“The Sounds of Silence” was played again during a montage sequence in the middle of the film. It summarized Ben’s summer after Graduate. In the sequence, the camera was swift from Ben lolling around his home to having affair with Mrs. Robinson in a hotel room (the wife of Ben’s father’s business partner and a friend of the family). Here the blue song resonates with Ben’s depress manner again, but this time, people gain more meaning form the lyrics than people heard it during the opening sequence. Because this time, people understood why and what Ben was so afraid of. The lyrics specifically express Ben’s alienation from his parents, the world around him. The only companion he had was Mrs. Robinson, the women who he had a sex relationship with but did know much. In this montage sequence, Nichols drew a great attention picture the relationship between Ben with Mrs. Robinson and Ben with Mrs. Braddock. For example, people noticed that when Ben was in swimming pool, his mother dress zebra striped clothes and when Ben lied on bed with Mrs. Robinson, Mrs. Robinson wear a bra with similar kind picture as Ben’s mother wear. I though it may hinted in Ben’s eyes, Mrs. Robinson was more like replacement for Ben’s mother. Moreover, the relationship with Mrs. Robinson mad Ben ever harder to tell anyone his feelings and what was wrong in his life. (“In restless dreams I walked alone, narrowed streets of cobblestone”) express the feelings that how hard he revolt his parents, how close he between his parents. In “But my words like silent raindrops fell, and echoed in the wells of silence.” those line showed Ben became a subject of the film mostly by means of this soundtrack.
However there are many kind of focalization. Because Ben’s sexual affair with Mrs. Robinson was the main focal point of the film. People could read this montage sequence a different way that this song raises his desire to prove his manhood or challenge it under his parents’ authority. Ben stand in a place which he could rebel against what he believed was wrong, rebel against parents’ authority. And in his mind, Mr. Robinsons was his father’s business partners was father figure too. And yet Mrs. Robinson became his first rebel partner. She was a mirror of Ban’s future. Because they both face the same predicament; “The Sounds of Silence” indicated that how lone and helpless she and Ben were. They both imprisoned within the confines of suburban world.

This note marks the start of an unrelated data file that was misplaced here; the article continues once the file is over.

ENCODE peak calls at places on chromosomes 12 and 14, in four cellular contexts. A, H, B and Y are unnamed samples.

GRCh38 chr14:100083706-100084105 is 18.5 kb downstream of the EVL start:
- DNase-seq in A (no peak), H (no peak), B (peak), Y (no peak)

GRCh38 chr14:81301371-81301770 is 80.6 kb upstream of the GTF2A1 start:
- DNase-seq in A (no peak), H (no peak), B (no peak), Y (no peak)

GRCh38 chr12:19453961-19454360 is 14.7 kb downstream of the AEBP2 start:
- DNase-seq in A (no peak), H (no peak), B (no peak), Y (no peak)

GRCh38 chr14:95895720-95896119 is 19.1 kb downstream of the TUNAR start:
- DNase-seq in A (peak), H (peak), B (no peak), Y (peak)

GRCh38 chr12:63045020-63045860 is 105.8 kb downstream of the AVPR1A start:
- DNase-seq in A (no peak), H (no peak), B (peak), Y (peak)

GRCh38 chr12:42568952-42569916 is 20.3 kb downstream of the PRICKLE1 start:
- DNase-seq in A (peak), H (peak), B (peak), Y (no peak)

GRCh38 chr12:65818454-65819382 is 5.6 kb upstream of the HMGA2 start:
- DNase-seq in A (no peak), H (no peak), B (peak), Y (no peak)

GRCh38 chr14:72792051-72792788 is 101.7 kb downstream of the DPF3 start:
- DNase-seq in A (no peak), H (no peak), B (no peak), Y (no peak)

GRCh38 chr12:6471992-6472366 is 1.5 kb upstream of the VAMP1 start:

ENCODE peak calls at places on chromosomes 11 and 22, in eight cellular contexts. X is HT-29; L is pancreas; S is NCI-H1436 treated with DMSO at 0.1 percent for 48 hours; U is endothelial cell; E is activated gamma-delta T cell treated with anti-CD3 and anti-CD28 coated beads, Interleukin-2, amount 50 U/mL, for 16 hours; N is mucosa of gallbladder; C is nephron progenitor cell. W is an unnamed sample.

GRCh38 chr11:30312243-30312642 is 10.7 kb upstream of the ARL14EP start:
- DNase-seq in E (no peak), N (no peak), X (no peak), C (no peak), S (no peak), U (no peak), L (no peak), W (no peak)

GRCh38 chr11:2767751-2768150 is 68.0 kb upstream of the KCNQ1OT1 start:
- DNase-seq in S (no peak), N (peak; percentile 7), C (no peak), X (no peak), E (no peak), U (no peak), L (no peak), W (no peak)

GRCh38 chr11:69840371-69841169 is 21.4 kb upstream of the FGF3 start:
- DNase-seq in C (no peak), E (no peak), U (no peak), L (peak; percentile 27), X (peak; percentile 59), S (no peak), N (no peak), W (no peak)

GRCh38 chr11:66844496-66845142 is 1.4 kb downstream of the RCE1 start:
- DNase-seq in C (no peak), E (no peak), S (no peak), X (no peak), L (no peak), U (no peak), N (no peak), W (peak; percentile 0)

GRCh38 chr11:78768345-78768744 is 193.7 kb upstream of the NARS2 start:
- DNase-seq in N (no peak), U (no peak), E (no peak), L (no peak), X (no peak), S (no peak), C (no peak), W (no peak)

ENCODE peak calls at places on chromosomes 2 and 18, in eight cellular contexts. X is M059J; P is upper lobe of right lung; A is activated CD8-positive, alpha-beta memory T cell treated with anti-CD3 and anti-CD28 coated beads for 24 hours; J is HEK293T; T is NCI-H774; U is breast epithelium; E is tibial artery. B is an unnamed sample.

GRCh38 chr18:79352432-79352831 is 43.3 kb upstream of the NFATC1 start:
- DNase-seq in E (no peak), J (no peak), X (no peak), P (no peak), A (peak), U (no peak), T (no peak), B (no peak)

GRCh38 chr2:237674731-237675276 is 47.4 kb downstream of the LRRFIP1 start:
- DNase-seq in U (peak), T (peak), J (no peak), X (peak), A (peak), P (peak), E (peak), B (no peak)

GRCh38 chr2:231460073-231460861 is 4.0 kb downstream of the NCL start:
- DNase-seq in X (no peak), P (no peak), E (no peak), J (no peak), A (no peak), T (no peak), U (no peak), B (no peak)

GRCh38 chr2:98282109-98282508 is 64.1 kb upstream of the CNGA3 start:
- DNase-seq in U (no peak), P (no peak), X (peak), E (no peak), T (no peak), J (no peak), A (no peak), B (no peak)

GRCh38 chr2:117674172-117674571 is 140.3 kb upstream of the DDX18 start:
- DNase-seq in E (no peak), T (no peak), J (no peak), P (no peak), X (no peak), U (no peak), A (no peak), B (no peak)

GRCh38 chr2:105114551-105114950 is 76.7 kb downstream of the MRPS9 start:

The story repeat itself, and “The Sounds of Silence” repeat it again at the end of the film. As the opening sequence, the camera close- up to shot the back seat, and emphasizes Elaine and Ben’s emotions but their faces were emotionless. And then the camera pans back to a long shot showing the bus running on a tree-lined suburban road. Ben ran in a very odd circle. First, his conscious reject and against suburbia life him and his parent use to live in. second his unconscious took the traditional value as his parent did. At the end of the film, he was in the same position he was in at the beginning. He was still not sure what direction he should go forward. In an article on the function of song in modern Hollywood film, Todd Berliner and Philip Furia argue that the song of silence nevertheless expressed Ben’s loneliness and fear. Edward Brainpan called it as external focalization. People only could experience Ben form the outside, and this may gain less impression of what is going on in his mind. The song of the final appearance was the same as the opening scene “The Sounds of Silence,” critics have remarked on the movie’s depiction of Ben and Elaine’s increasingly worried expressions, as the reality of their actions seems to settle into their faces. The Sounds of Silence” started to play again at this moment; their expressions turn the film from jubilation to anxiety. The blue song again linked to Ben’s sadness, loneliness, and indecision. It worked in tandem with the image to help undermine the otherwise happy ending.